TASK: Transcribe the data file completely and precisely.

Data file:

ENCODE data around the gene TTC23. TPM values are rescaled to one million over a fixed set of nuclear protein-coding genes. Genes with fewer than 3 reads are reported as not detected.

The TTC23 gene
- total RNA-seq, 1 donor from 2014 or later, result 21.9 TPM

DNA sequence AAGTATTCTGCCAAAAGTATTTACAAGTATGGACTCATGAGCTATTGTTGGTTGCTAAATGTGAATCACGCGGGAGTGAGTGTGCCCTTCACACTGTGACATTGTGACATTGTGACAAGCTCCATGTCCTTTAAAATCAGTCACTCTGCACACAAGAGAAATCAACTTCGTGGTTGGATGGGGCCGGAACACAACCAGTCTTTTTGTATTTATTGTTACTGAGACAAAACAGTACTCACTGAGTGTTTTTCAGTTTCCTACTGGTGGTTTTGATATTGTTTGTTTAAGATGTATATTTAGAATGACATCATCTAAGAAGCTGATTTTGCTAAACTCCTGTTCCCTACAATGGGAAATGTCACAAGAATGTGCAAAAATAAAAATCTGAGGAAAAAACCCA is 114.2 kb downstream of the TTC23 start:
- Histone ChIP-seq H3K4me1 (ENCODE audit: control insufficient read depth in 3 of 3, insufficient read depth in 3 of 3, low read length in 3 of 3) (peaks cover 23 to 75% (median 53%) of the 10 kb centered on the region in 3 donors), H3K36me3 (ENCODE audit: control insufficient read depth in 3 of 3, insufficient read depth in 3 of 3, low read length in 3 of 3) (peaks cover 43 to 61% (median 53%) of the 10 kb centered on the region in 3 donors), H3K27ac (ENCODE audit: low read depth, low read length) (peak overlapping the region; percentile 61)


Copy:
ENCODE data around the gene TTC23. TPM values are rescaled to one million over a fixed set of nuclear protein-coding genes. Genes with fewer than 3 reads are reported as not detected.

The TTC23 gene
- total RNA-seq, 1 donor from 2014 or later, result 21.9 TPM

DNA sequence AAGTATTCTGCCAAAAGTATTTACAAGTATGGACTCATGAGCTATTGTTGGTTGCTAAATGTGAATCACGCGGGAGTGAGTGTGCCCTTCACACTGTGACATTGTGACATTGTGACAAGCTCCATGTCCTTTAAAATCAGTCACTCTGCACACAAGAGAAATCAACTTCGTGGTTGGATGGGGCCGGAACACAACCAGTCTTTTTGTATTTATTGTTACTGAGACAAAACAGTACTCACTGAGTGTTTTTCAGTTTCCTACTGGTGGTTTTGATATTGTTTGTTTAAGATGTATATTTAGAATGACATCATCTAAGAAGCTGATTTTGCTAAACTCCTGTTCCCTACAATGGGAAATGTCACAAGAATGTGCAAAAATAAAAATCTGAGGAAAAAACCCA is 114.2 kb downstream of the TTC23 start:
- Histone ChIP-seq H3K4me1 (ENCODE audit: control insufficient read depth in 3 of 3, insufficient read depth in 3 of 3, low read length in 3 of 3) (peaks cover 23 to 75% (median 53%) of the 10 kb centered on the region in 3 donors), H3K36me3 (ENCODE audit: control insufficient read depth in 3 of 3, insufficient read depth in 3 of 3, low read length in 3 of 3) (peaks cover 43 to 61% (median 53%) of the 10 kb centered on the region in 3 donors), H3K27ac (ENCODE audit: low read depth, low read length) (peak overlapping the region; percentile 61)